Measuring Matters


Have you ever been told you're a good baker? Or have someone in your life who just seems to be really good at baking? Now I don't mean cooking, I mean baking! To bake means to cook at typically lower oven temperatures, different from roasting where the use of higher heat is used to achieve a different result! Nonetheless, when someone is a good baker, it goes well beyond just managing oven temperature.

If you want to be known as a "good baker", provided you have the time to practice, just simply making a couple changes to your routine can dramatically improve the quality of the baked goods coming out of your humble abode. Check it out!

First and foremost, proper measuring! So many who attempt even recipes we'd consider "tried and true" manage to be disappointed because they simply didn't measure as well as the one who deemed the recipe solid. Our tip from the Cowgirl Cookie Co.? We recommend using a straight edge such as the back of a knife to cleanly level off all the ingredients in each measuring vessel!

Second, use the proper measuring tool for the job! Measuring cups are usually dedicated to dry ingredients where as liquids should be measured in a volume measure like this pictured. It's more accurate and intended for measuring the mass volume much more consistently! Did you know that?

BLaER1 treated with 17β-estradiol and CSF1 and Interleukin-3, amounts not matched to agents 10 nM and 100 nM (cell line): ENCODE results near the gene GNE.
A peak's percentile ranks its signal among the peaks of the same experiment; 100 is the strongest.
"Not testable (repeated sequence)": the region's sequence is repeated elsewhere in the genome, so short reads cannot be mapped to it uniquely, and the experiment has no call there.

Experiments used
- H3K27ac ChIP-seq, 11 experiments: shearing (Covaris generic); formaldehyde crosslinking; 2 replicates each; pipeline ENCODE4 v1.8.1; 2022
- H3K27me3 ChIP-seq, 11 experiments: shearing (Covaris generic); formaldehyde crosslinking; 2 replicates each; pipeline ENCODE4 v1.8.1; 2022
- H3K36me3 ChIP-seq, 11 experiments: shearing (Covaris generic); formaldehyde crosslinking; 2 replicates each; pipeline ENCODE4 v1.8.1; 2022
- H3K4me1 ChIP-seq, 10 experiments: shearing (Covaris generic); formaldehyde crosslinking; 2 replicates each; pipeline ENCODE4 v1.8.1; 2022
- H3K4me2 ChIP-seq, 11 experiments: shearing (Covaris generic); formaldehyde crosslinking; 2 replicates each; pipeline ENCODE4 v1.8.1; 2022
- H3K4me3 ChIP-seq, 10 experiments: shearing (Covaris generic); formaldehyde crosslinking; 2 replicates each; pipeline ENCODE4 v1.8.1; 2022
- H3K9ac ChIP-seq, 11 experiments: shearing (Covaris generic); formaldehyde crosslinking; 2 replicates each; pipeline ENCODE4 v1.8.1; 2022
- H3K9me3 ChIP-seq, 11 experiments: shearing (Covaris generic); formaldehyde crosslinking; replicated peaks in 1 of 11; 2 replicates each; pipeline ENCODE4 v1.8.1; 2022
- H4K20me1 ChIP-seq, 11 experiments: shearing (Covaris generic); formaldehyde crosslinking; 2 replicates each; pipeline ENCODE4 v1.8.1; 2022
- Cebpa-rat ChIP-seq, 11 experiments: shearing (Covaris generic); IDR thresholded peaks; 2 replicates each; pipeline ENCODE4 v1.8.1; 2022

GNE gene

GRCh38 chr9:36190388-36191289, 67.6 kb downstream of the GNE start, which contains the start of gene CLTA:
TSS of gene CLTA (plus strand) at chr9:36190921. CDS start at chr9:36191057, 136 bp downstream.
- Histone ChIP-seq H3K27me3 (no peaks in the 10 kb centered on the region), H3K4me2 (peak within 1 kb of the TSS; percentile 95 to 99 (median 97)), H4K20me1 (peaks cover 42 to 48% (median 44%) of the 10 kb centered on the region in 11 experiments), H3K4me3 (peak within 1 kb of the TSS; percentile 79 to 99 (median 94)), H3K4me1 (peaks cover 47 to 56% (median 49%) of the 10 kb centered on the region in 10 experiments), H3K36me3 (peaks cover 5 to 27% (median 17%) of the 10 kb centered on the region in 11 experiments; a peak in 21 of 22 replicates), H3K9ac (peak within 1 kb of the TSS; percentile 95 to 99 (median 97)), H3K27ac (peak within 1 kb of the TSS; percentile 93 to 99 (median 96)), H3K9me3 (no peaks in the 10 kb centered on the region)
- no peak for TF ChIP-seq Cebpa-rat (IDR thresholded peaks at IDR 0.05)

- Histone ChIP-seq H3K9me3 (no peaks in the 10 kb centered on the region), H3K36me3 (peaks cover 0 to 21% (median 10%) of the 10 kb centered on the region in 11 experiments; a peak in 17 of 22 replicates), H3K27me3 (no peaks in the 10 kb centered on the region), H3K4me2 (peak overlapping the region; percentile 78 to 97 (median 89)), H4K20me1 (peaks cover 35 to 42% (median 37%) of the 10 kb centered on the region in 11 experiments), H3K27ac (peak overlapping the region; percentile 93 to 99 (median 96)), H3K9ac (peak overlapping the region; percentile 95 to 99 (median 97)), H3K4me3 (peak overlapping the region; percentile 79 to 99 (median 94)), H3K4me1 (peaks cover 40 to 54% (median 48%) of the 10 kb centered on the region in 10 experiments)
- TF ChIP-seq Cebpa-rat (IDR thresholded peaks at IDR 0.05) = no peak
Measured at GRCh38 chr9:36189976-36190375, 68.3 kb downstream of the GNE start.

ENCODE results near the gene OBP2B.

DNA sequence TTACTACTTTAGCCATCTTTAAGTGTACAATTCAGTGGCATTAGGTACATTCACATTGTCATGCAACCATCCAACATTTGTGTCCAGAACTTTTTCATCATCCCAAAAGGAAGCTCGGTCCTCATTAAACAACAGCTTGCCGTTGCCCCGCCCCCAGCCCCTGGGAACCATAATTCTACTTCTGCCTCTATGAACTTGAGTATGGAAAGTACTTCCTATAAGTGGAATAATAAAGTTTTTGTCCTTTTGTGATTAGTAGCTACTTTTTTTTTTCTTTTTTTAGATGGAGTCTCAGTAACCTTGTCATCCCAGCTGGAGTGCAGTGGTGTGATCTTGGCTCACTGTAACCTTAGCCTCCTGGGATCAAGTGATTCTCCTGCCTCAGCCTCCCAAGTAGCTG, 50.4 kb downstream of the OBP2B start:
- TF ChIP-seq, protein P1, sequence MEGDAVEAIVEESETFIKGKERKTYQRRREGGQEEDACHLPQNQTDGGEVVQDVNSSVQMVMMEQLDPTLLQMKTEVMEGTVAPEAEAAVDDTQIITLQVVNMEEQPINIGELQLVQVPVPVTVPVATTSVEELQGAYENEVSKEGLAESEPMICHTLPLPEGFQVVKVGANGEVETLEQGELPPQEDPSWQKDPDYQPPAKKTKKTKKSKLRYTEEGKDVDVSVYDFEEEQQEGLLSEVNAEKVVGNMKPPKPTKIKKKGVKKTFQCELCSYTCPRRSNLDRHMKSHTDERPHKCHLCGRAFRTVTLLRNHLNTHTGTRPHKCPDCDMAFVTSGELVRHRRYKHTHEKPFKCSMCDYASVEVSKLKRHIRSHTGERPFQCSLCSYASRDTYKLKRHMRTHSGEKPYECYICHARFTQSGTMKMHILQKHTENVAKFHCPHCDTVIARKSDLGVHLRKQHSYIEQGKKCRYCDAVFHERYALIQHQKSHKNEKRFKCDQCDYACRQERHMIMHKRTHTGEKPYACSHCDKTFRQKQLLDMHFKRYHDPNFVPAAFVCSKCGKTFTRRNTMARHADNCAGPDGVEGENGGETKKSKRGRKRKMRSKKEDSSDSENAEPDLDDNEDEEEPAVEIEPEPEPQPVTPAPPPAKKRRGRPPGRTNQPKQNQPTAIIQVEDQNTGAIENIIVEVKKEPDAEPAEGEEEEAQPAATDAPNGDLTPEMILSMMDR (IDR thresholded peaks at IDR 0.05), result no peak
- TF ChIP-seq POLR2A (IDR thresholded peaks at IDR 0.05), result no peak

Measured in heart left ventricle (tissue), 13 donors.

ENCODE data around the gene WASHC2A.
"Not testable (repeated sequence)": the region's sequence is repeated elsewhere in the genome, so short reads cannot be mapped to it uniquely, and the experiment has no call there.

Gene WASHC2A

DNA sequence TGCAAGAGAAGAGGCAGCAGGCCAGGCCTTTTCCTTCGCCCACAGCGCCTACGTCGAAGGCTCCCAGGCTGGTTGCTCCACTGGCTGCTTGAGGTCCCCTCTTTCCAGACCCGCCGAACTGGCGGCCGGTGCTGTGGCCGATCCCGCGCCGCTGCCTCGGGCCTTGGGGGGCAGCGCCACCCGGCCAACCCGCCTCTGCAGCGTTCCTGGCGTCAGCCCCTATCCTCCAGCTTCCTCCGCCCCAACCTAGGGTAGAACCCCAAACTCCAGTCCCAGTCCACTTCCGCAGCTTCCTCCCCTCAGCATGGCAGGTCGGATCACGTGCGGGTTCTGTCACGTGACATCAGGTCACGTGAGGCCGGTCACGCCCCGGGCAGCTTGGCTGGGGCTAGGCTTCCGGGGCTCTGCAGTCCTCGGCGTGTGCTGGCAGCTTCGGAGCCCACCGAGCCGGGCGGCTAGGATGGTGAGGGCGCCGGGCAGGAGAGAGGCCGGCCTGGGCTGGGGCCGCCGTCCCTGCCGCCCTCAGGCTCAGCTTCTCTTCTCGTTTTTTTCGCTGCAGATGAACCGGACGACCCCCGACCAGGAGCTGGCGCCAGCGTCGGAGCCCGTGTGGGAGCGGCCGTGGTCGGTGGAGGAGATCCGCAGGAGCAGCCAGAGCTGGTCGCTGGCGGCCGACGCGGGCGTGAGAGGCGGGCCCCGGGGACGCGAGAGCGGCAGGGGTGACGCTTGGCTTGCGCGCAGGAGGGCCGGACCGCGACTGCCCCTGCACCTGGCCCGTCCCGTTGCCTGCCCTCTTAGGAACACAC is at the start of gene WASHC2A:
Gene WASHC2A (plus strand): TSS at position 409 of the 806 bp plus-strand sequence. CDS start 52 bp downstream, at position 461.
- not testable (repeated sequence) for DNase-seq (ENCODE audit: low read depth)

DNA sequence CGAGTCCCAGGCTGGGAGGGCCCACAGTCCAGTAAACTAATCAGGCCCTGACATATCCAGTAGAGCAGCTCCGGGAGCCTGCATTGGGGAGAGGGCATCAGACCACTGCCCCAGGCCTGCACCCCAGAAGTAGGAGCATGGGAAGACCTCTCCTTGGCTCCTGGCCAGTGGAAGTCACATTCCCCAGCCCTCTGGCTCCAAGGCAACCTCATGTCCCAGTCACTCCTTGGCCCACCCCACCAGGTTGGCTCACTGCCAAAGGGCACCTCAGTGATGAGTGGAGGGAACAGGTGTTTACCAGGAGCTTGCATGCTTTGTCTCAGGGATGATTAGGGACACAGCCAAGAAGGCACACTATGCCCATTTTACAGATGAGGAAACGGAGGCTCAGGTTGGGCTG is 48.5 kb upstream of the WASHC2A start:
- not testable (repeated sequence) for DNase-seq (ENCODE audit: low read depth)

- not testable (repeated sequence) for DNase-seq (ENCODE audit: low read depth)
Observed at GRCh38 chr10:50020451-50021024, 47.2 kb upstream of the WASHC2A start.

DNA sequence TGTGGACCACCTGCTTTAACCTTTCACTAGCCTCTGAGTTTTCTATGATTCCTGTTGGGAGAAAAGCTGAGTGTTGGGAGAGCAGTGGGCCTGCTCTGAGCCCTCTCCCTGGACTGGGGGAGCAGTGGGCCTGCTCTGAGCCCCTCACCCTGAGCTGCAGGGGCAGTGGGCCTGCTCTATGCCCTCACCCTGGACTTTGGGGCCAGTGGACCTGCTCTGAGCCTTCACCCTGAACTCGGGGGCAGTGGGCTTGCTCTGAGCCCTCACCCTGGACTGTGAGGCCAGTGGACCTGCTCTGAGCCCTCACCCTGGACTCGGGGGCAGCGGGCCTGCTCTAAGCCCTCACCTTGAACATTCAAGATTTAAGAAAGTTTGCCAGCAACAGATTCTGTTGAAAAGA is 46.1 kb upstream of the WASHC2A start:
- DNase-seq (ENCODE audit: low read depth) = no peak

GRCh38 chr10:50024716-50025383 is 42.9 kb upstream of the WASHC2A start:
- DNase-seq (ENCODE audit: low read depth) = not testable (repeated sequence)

Lastly, like us at the Cowgirl Cookie Co., choose the highest quality ingredients you can afford to use! There's something to be said for those 'tried and true" individual ingredients that will help your baked goods come out the same each and every time!

We hope this helped and wanted to share a little insight into the world of baking for compliments! We are so appreciative of the amazing feedback our customers give us regarding our goodies and treats! We attribute it to putting love in our packages but more than that, understanding that measure matters!

Thanks for reading!

Jill XO

 

 


5 comments


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  • Marla

    I learned all that in culinary college. That’s why I was surprised when I got an old version of a book from America’s test kitchen. They never turned out right. I emailed them. They use the “dip and sweep” method when measuring dry goods. I was really surprised. Cuz I was taught not to do so. I got an updated version with oz conversions so that is how I measure any of the recipes now.


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